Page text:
To protect your child's privacy, the law generally requires schools to ask for written consent before disclosing your child's personally identifiable information to individuals other than you.The following questions and answers are intended to help you understand your rights as a parent under FERPA.FERPA generally prohibits the improper disclosure of personally identifiable information derived from education records.Thus, information that an official obtained through personal knowledge or observation, or has heard orally from others, is not protected under FERPA.While this guidance reflects our best and most current interpretation of applicable FERPA requirements, it does not supersede the statute or regulations. Otherwise, both custodial and noncustodial parents have the right to access their children's education records, the right to seek to have the records amended, the right to consent to disclosure of personally identifiable information from the records (except in certain circumstances specified in the FERPA regulations, some of which are discussed below), and the right to file a complaint with the Department.We will attempt to update this document from time to time in response to questions and concerns. When a student reaches 18 years of age or attends a postsecondary institution, he or she becomes an "eligible student," and all rights under FERPA transfer from the parent to the student.If you have further questions, please contact the U. Department of Education's Family Policy Compliance Office using the contact information provided below.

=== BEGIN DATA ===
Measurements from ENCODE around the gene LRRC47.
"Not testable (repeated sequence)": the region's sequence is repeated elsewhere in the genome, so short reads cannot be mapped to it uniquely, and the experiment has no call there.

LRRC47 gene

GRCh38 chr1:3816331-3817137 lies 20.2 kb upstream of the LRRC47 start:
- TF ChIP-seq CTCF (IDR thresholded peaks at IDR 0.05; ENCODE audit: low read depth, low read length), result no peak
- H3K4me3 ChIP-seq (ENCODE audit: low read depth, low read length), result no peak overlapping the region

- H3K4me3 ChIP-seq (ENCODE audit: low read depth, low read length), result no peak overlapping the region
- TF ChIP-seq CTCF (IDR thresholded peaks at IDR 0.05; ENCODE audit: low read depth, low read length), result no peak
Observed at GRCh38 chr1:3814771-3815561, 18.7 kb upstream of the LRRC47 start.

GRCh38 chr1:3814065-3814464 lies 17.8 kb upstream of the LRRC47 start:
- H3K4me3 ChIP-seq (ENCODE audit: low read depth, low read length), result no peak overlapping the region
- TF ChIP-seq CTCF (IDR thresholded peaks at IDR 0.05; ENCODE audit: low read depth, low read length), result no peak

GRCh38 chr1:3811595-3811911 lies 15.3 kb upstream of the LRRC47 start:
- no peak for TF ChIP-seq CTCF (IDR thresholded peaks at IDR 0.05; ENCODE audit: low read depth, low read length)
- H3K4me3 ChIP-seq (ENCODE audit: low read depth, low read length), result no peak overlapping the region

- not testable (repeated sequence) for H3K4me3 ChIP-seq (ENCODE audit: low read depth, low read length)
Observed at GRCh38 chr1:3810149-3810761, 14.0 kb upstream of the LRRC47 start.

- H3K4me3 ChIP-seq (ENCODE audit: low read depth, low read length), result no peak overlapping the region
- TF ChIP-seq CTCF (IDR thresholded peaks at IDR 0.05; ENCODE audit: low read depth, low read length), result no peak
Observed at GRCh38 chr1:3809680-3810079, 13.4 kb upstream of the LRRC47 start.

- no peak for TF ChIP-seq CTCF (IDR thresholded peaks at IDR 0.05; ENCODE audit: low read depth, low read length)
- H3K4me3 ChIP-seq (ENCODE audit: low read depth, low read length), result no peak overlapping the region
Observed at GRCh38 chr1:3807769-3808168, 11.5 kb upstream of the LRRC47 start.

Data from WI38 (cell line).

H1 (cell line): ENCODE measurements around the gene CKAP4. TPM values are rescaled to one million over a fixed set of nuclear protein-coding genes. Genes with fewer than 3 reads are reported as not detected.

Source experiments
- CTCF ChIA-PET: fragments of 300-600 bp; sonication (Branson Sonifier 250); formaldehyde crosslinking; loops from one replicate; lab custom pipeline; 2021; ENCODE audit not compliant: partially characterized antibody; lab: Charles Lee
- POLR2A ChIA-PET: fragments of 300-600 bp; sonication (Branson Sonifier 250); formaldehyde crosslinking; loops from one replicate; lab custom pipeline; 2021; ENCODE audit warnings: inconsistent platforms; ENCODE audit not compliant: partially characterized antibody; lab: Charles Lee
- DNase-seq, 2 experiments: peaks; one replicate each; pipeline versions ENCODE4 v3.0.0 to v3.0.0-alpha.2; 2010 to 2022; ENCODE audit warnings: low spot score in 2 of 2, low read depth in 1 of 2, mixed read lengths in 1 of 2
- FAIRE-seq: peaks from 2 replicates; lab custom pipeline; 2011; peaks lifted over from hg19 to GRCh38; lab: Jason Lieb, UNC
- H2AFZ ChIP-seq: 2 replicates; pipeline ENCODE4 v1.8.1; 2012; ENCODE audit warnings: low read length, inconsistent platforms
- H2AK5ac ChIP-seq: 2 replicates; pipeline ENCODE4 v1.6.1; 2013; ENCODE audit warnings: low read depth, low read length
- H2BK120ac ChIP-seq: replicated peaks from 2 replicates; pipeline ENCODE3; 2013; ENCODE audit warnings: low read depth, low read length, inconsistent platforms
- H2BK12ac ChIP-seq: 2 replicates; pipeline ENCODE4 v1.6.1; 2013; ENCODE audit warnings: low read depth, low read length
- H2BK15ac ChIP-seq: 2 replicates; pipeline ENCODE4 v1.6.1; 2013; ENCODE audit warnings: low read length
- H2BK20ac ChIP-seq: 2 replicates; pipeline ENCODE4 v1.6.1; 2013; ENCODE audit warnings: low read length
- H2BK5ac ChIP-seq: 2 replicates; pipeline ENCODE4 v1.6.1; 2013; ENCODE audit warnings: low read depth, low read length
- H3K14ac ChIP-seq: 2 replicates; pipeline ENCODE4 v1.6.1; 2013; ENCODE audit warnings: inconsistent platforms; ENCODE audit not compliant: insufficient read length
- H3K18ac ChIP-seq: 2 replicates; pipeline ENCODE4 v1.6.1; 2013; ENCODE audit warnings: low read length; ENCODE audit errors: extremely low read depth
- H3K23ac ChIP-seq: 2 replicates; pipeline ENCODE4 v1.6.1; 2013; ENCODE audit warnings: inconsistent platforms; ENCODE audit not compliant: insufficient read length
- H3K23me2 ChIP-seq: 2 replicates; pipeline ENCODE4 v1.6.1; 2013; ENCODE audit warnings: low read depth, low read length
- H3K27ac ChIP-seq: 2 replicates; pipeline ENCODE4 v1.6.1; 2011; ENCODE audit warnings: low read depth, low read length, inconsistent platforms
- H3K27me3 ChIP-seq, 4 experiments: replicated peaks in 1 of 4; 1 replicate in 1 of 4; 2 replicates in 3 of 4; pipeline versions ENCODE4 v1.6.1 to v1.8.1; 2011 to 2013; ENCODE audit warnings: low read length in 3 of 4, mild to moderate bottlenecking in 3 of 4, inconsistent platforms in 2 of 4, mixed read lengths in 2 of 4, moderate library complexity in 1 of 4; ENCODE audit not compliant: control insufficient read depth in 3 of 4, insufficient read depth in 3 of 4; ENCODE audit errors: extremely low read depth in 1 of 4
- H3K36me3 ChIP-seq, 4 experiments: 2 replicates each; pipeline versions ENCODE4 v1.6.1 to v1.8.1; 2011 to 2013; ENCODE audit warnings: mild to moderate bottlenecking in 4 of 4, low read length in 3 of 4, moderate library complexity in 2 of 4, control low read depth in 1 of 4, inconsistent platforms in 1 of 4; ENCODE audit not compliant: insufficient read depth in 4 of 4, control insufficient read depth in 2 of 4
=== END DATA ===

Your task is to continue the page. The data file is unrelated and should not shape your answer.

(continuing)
As a parent, you have the right to review your child's education records and to request changes under limited circumstances.(1) In each school year, a board must approve a school plan for every school in the school district.(2) A board must make a school plan approved under subsection (1) available to the parents of students attending that school.